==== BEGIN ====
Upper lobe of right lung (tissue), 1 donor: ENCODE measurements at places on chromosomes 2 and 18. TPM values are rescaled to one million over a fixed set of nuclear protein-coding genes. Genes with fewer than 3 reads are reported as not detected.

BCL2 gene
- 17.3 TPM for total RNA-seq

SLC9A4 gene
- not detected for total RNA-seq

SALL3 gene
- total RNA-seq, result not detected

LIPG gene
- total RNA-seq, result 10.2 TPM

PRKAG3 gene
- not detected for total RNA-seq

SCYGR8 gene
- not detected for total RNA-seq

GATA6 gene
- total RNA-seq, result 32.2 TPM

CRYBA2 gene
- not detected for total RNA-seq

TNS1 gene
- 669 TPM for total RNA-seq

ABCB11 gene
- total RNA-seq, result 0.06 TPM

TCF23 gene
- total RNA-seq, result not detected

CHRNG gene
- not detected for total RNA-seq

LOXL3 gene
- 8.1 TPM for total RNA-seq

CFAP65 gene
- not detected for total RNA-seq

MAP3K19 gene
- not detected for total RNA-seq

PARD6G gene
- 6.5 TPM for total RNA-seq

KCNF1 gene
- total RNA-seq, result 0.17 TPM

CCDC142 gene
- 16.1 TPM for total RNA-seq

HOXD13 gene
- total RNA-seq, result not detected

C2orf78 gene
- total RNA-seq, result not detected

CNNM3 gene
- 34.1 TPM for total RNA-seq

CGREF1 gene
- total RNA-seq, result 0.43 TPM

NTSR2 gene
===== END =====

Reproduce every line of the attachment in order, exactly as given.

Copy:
Upper lobe of right lung (tissue), 1 donor: ENCODE measurements at places on chromosomes 2 and 18. TPM values are rescaled to one million over a fixed set of nuclear protein-coding genes. Genes with fewer than 3 reads are reported as not detected.

BCL2 gene
- 17.3 TPM for total RNA-seq

SLC9A4 gene
- not detected for total RNA-seq

SALL3 gene
- total RNA-seq, result not detected

LIPG gene
- total RNA-seq, result 10.2 TPM

PRKAG3 gene
- not detected for total RNA-seq

SCYGR8 gene
- not detected for total RNA-seq

GATA6 gene
- total RNA-seq, result 32.2 TPM

CRYBA2 gene
- not detected for total RNA-seq

TNS1 gene
- 669 TPM for total RNA-seq

ABCB11 gene
- total RNA-seq, result 0.06 TPM

TCF23 gene
- total RNA-seq, result not detected

CHRNG gene
- not detected for total RNA-seq

LOXL3 gene
- 8.1 TPM for total RNA-seq

CFAP65 gene
- not detected for total RNA-seq

MAP3K19 gene
- not detected for total RNA-seq

PARD6G gene
- 6.5 TPM for total RNA-seq

KCNF1 gene
- total RNA-seq, result 0.17 TPM

CCDC142 gene
- 16.1 TPM for total RNA-seq

HOXD13 gene
- total RNA-seq, result not detected

C2orf78 gene
- total RNA-seq, result not detected

CNNM3 gene
- 34.1 TPM for total RNA-seq

CGREF1 gene
- total RNA-seq, result 0.43 TPM

NTSR2 gene